Stephen Bannon. He's the latest member of Donald Trump's presidential campaign, brought in as part of a shake-up following a decline in the polls.
But who is he? What does he do, and how is he afflliated to the UK?
Well, the first thing you need to know about the billionaire's new campaign chief executive is that he's a very successful man. Born in Norfolk, Virginia, the young man from a working-class family rose through the academic ranks, graduating from Virginia Tech to later achieve a masters degree from Georgetown University. He later acheived a Master of Business Administration degree from Harvard.
A millionaire, he's worked at Goldman Sachs as an investment banker, become an executive producer in Hollywood, and served as a naval officer, so he's a tough cookie. He's dipped into radio, with his voice hitting the airwaves of Sirius XM every weekday from 6 am to 9 am, and is now the executive chairman of Breitbart News LLC, the parent company of Breitbart - a conservative American news and opinion website.
Breitbart will be particularly interesting to UK readers, given it's ties with the UK Independence Party. The site's UK editor-in-chief (and former Bannon protege), Raheem Kassam, worked for Ukip during the 2015 election, serving as Nigel Farage's adviser. Farage writes regular opinion pieces for Breitbart and has been interviewed extensively by Bannon. Following the UK's EU referendum, Farage personally thanked Breitbart News Daily - the website's radio programme - for being fair to him and his party.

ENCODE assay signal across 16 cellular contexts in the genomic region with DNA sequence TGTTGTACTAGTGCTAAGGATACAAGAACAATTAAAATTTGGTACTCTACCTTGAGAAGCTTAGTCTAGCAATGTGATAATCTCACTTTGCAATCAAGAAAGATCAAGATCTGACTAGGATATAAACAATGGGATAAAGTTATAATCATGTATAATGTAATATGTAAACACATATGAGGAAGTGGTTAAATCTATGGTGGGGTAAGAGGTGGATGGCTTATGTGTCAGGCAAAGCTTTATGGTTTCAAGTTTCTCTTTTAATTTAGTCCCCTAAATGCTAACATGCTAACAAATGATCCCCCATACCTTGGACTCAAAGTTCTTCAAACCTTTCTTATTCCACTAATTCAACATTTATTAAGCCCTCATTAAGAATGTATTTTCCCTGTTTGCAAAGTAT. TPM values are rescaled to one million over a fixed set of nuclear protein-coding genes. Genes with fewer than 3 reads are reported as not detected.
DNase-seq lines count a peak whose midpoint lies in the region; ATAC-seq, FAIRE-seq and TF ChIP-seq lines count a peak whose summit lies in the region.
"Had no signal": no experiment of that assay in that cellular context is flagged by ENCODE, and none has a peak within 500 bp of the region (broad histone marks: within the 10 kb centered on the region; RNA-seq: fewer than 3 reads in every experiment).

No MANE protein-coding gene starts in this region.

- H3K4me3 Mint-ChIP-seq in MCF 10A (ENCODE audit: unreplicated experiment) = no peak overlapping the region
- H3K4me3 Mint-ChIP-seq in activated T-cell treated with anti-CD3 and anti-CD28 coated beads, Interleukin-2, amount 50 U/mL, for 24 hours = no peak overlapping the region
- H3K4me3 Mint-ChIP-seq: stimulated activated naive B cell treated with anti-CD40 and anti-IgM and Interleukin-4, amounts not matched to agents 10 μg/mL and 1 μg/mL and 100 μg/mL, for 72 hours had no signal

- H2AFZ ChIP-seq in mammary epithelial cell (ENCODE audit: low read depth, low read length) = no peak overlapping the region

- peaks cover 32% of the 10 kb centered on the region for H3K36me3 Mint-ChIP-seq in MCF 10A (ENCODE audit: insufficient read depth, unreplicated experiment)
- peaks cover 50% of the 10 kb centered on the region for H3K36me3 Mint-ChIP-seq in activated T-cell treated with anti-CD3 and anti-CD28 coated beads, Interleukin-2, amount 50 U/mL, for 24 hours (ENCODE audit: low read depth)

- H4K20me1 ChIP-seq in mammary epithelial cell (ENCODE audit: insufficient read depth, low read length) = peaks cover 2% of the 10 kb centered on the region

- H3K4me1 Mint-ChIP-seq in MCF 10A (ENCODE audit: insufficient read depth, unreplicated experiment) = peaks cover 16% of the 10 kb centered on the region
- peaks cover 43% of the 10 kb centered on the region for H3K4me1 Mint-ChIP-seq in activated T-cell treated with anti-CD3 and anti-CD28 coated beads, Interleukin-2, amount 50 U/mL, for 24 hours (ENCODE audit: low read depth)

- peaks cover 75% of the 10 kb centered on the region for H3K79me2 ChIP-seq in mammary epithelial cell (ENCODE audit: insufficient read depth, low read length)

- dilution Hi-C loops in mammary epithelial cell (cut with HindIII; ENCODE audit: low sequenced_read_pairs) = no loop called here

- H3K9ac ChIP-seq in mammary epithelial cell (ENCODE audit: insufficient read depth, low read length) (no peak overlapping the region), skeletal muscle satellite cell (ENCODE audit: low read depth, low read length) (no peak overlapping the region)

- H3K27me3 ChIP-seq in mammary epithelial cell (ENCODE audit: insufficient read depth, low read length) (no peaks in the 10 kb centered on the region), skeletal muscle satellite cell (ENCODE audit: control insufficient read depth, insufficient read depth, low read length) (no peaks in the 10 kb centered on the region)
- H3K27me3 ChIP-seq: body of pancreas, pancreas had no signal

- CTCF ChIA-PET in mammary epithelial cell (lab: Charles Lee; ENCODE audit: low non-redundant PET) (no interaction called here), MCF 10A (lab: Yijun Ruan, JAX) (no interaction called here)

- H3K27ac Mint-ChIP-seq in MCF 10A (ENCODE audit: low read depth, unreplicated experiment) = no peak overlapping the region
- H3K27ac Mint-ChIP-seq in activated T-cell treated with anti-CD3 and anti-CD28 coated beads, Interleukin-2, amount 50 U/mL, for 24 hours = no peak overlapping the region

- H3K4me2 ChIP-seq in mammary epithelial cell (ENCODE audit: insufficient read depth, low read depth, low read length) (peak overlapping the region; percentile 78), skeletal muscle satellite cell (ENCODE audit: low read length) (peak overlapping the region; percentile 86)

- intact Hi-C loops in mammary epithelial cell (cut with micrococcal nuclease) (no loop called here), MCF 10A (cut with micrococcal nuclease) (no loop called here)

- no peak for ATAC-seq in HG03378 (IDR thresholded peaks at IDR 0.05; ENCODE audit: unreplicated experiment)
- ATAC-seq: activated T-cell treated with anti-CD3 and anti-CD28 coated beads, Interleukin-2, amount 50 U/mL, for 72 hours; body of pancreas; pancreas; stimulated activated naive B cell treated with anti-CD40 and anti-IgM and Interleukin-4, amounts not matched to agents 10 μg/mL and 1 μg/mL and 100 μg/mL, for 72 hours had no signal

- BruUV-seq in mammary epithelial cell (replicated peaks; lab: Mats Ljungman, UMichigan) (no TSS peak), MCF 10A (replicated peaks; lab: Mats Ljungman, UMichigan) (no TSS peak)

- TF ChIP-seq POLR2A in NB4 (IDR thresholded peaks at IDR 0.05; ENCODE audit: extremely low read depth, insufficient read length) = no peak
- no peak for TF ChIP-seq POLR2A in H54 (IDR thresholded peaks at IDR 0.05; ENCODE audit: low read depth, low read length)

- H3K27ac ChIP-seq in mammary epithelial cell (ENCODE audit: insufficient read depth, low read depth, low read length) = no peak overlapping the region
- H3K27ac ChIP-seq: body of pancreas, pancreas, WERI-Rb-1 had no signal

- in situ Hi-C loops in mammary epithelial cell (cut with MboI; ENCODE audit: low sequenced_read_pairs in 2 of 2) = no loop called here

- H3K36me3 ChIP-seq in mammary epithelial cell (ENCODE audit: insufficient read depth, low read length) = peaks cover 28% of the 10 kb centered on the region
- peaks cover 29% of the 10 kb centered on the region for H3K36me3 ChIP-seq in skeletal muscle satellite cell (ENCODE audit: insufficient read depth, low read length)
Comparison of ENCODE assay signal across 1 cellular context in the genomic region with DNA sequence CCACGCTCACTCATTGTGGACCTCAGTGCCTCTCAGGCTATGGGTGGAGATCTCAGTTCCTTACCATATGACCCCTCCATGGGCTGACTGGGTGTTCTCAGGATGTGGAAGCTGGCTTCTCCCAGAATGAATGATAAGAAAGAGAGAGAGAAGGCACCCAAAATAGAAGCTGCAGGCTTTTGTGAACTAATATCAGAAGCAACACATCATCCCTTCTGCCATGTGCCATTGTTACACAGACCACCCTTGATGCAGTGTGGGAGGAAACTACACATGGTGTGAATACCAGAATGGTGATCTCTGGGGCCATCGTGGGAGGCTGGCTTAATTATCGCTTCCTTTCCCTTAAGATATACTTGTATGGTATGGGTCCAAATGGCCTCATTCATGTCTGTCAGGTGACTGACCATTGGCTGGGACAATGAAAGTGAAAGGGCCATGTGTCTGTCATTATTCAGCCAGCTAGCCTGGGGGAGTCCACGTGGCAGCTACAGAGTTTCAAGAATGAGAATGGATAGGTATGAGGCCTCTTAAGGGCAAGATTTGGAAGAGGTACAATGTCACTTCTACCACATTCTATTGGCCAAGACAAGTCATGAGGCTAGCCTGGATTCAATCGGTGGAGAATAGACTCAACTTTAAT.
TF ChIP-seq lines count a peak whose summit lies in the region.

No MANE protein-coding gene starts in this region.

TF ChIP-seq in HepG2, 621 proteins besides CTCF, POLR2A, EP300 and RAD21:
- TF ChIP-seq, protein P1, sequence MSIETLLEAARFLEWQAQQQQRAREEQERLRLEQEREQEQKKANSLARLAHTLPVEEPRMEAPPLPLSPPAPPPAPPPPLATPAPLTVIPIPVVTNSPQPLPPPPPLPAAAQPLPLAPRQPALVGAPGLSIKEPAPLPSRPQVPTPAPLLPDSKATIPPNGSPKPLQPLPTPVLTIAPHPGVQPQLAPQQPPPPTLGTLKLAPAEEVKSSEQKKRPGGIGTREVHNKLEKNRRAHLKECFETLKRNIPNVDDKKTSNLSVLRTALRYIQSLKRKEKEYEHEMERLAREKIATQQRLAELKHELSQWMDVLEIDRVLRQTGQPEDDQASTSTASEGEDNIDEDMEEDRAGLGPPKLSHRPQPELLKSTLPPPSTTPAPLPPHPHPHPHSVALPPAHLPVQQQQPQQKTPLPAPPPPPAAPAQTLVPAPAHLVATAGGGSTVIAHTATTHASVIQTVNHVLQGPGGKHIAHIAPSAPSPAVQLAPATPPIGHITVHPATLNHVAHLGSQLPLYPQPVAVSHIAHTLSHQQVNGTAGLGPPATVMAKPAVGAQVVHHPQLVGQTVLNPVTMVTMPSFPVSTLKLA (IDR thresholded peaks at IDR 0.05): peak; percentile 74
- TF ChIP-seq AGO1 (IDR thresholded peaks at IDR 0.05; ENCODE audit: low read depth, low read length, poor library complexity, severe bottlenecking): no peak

Farage said: "And can I just say a massive thanks to Breitbart, on both sides of the pond? Because you guys have been fair with me, and given me a chance to make my arguments. I thank you guys very much indeed for that."
Breitbart, Ukip and right-wing politics might not be to everyone's taste, but it's undeniable that Bannon is a skilled political player, one who has been at the side of several key conservative figureheads. He's been the ultimate advisor, whispering advice and exercising a high degree of influence without overtly stating his power.
When the political fame of Sarah Palin was rising, Bannon was behind her, advising her. When Donald Trump launched his presidency bid, Bannon built up his visit to the border of Mexico - after he'd made his wall comment - and rarely posts anything negative about the Republican candidate. Last year, Bannon and his associates whipped up a political storm leading up to John Boehner's resignation as the speaker of the House of Representatives. Many believe Boehner stepped down due to Bannon's pressure. Last year business news agency Bloomberg described Bannon "the most dangerous political operative in America."
Bannon's got a new target now, and Hillary Clinton has reason to worry. This game's down to the last few moves, and a dangerous new power player has entered the ring.